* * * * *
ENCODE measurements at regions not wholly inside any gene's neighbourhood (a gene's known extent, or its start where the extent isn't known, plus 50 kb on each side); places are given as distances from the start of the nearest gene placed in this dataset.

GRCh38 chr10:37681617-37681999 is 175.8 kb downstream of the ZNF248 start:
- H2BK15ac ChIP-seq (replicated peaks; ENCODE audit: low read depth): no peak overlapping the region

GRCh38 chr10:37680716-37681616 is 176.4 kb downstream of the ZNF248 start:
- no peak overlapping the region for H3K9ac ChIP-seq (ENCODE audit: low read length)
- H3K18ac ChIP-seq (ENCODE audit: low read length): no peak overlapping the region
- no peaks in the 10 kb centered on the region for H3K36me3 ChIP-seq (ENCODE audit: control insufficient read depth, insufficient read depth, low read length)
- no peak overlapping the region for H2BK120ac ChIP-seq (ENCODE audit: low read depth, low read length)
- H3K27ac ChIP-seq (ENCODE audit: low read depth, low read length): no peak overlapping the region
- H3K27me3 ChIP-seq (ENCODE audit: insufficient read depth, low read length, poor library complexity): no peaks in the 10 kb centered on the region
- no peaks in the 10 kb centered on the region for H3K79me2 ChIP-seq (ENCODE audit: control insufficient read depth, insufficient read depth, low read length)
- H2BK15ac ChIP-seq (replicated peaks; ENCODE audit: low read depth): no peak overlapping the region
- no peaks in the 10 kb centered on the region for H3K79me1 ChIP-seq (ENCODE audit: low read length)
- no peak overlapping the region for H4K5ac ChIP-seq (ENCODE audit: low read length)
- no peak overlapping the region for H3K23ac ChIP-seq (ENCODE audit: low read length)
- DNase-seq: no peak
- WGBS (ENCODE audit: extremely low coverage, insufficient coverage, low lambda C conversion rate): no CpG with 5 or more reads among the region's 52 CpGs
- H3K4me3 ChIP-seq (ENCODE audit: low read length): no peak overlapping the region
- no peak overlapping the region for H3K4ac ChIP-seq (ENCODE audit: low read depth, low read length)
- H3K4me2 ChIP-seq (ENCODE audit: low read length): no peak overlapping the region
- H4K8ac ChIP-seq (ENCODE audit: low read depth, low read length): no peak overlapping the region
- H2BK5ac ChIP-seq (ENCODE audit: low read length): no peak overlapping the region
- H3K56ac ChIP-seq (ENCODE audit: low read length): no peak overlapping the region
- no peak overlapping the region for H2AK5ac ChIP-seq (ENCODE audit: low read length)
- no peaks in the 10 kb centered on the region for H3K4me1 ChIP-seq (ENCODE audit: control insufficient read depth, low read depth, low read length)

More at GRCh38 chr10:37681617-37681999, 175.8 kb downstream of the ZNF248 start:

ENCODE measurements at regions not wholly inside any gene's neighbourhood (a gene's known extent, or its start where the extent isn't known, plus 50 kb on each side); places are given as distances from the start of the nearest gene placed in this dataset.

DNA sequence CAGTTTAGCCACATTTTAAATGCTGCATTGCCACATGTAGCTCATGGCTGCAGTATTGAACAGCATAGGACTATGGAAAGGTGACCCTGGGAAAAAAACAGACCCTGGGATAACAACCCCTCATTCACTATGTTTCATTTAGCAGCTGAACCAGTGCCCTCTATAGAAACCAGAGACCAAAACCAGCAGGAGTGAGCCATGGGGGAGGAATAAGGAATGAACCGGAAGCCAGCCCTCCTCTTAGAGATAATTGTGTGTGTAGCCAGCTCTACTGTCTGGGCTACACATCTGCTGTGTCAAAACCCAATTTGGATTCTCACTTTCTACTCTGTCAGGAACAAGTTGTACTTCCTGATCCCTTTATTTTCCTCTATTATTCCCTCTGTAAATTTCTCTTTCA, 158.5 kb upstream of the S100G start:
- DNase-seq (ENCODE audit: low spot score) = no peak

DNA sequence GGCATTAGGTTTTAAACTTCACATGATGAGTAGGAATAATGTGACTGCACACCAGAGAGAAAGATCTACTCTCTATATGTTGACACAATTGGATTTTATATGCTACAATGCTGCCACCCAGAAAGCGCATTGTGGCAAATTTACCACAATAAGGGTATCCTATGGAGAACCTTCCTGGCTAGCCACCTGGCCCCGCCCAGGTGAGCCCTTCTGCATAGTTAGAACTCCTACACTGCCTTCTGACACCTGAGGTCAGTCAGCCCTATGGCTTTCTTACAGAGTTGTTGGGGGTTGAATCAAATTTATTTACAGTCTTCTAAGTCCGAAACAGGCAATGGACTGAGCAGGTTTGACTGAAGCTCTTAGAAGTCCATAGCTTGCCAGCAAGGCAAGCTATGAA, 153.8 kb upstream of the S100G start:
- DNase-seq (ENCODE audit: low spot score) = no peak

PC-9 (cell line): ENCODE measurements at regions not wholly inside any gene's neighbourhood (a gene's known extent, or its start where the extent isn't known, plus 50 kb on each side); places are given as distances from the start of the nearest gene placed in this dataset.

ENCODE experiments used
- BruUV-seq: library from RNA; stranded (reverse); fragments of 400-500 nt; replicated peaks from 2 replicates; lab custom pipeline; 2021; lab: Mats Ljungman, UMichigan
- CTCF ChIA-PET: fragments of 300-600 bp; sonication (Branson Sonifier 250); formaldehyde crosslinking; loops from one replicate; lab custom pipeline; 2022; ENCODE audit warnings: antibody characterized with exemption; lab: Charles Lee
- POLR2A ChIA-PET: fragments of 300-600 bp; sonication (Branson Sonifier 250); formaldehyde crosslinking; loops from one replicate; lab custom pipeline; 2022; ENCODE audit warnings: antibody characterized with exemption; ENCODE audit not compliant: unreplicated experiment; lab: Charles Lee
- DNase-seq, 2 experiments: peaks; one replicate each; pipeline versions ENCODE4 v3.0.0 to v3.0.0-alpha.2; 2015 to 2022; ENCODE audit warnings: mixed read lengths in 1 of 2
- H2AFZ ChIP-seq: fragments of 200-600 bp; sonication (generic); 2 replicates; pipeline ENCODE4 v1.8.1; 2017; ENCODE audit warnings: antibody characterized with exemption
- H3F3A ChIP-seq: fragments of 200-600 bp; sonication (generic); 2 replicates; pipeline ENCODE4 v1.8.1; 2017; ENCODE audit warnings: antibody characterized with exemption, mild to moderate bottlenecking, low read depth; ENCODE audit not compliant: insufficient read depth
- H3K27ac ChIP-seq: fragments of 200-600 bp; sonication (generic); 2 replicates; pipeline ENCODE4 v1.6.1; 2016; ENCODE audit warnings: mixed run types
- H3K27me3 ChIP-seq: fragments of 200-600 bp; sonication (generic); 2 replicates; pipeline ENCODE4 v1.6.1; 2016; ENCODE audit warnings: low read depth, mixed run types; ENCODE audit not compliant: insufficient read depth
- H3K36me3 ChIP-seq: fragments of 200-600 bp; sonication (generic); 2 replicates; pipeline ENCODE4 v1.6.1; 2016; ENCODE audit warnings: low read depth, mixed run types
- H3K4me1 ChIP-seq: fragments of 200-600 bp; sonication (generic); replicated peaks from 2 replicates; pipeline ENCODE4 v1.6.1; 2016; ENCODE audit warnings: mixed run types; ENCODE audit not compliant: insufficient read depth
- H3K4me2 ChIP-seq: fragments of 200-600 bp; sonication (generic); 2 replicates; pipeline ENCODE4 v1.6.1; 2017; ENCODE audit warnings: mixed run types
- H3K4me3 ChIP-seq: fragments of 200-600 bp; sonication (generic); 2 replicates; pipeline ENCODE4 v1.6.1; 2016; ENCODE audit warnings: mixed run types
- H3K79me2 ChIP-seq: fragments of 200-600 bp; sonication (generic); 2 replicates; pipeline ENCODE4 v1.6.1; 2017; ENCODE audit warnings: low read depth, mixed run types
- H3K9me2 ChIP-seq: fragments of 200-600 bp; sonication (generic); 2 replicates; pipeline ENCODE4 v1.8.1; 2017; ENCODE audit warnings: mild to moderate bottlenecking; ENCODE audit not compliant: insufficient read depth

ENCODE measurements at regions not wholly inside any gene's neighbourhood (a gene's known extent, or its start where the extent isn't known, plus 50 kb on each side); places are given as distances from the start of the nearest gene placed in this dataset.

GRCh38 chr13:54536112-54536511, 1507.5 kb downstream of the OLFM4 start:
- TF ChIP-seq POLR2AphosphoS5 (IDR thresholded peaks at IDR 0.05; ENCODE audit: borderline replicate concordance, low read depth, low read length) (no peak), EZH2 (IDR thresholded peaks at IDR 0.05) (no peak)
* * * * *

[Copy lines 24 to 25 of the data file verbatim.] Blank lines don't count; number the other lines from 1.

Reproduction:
- no peak overlapping the region for H2AK5ac ChIP-seq (ENCODE audit: low read length)
- no peaks in the 10 kb centered on the region for H3K4me1 ChIP-seq (ENCODE audit: control insufficient read depth, low read depth, low read length)